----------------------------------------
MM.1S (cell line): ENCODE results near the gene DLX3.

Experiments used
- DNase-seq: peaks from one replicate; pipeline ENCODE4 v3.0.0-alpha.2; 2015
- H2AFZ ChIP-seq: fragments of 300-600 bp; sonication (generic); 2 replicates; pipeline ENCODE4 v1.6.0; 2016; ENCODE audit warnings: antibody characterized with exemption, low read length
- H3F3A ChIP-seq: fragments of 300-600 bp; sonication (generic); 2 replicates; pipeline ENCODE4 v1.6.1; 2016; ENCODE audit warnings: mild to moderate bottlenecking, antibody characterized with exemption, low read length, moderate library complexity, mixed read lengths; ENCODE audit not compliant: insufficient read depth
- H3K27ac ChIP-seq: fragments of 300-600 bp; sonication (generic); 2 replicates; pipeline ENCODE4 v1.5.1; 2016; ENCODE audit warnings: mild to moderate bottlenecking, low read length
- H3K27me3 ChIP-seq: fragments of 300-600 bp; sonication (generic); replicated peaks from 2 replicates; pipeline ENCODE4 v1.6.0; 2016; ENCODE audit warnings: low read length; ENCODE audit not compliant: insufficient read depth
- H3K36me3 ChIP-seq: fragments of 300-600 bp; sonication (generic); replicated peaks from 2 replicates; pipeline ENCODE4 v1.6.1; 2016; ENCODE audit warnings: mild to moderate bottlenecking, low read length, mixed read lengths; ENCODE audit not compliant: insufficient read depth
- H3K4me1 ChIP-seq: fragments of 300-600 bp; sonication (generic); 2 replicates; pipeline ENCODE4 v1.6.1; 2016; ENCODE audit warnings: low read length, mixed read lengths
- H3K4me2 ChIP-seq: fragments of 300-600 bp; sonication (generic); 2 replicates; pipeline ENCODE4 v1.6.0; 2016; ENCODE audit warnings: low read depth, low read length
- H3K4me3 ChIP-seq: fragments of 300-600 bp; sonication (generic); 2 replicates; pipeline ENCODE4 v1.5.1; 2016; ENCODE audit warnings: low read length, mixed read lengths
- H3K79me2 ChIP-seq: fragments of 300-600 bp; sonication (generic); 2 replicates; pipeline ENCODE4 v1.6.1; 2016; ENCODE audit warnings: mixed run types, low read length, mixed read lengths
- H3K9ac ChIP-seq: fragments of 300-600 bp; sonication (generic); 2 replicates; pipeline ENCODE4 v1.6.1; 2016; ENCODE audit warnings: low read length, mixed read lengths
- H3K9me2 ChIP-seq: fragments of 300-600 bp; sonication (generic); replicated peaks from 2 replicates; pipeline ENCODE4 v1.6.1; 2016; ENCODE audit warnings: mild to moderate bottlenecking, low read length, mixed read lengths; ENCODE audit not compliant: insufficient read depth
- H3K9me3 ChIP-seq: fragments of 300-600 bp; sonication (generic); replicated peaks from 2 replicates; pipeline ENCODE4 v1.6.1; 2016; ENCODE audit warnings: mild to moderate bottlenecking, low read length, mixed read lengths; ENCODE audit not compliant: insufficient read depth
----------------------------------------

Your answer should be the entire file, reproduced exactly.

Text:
MM.1S (cell line): ENCODE results near the gene DLX3.

Experiments used
- DNase-seq: peaks from one replicate; pipeline ENCODE4 v3.0.0-alpha.2; 2015
- H2AFZ ChIP-seq: fragments of 300-600 bp; sonication (generic); 2 replicates; pipeline ENCODE4 v1.6.0; 2016; ENCODE audit warnings: antibody characterized with exemption, low read length
- H3F3A ChIP-seq: fragments of 300-600 bp; sonication (generic); 2 replicates; pipeline ENCODE4 v1.6.1; 2016; ENCODE audit warnings: mild to moderate bottlenecking, antibody characterized with exemption, low read length, moderate library complexity, mixed read lengths; ENCODE audit not compliant: insufficient read depth
- H3K27ac ChIP-seq: fragments of 300-600 bp; sonication (generic); 2 replicates; pipeline ENCODE4 v1.5.1; 2016; ENCODE audit warnings: mild to moderate bottlenecking, low read length
- H3K27me3 ChIP-seq: fragments of 300-600 bp; sonication (generic); replicated peaks from 2 replicates; pipeline ENCODE4 v1.6.0; 2016; ENCODE audit warnings: low read length; ENCODE audit not compliant: insufficient read depth
- H3K36me3 ChIP-seq: fragments of 300-600 bp; sonication (generic); replicated peaks from 2 replicates; pipeline ENCODE4 v1.6.1; 2016; ENCODE audit warnings: mild to moderate bottlenecking, low read length, mixed read lengths; ENCODE audit not compliant: insufficient read depth
- H3K4me1 ChIP-seq: fragments of 300-600 bp; sonication (generic); 2 replicates; pipeline ENCODE4 v1.6.1; 2016; ENCODE audit warnings: low read length, mixed read lengths
- H3K4me2 ChIP-seq: fragments of 300-600 bp; sonication (generic); 2 replicates; pipeline ENCODE4 v1.6.0; 2016; ENCODE audit warnings: low read depth, low read length
- H3K4me3 ChIP-seq: fragments of 300-600 bp; sonication (generic); 2 replicates; pipeline ENCODE4 v1.5.1; 2016; ENCODE audit warnings: low read length, mixed read lengths
- H3K79me2 ChIP-seq: fragments of 300-600 bp; sonication (generic); 2 replicates; pipeline ENCODE4 v1.6.1; 2016; ENCODE audit warnings: mixed run types, low read length, mixed read lengths
- H3K9ac ChIP-seq: fragments of 300-600 bp; sonication (generic); 2 replicates; pipeline ENCODE4 v1.6.1; 2016; ENCODE audit warnings: low read length, mixed read lengths
- H3K9me2 ChIP-seq: fragments of 300-600 bp; sonication (generic); replicated peaks from 2 replicates; pipeline ENCODE4 v1.6.1; 2016; ENCODE audit warnings: mild to moderate bottlenecking, low read length, mixed read lengths; ENCODE audit not compliant: insufficient read depth
- H3K9me3 ChIP-seq: fragments of 300-600 bp; sonication (generic); replicated peaks from 2 replicates; pipeline ENCODE4 v1.6.1; 2016; ENCODE audit warnings: mild to moderate bottlenecking, low read length, mixed read lengths; ENCODE audit not compliant: insufficient read depth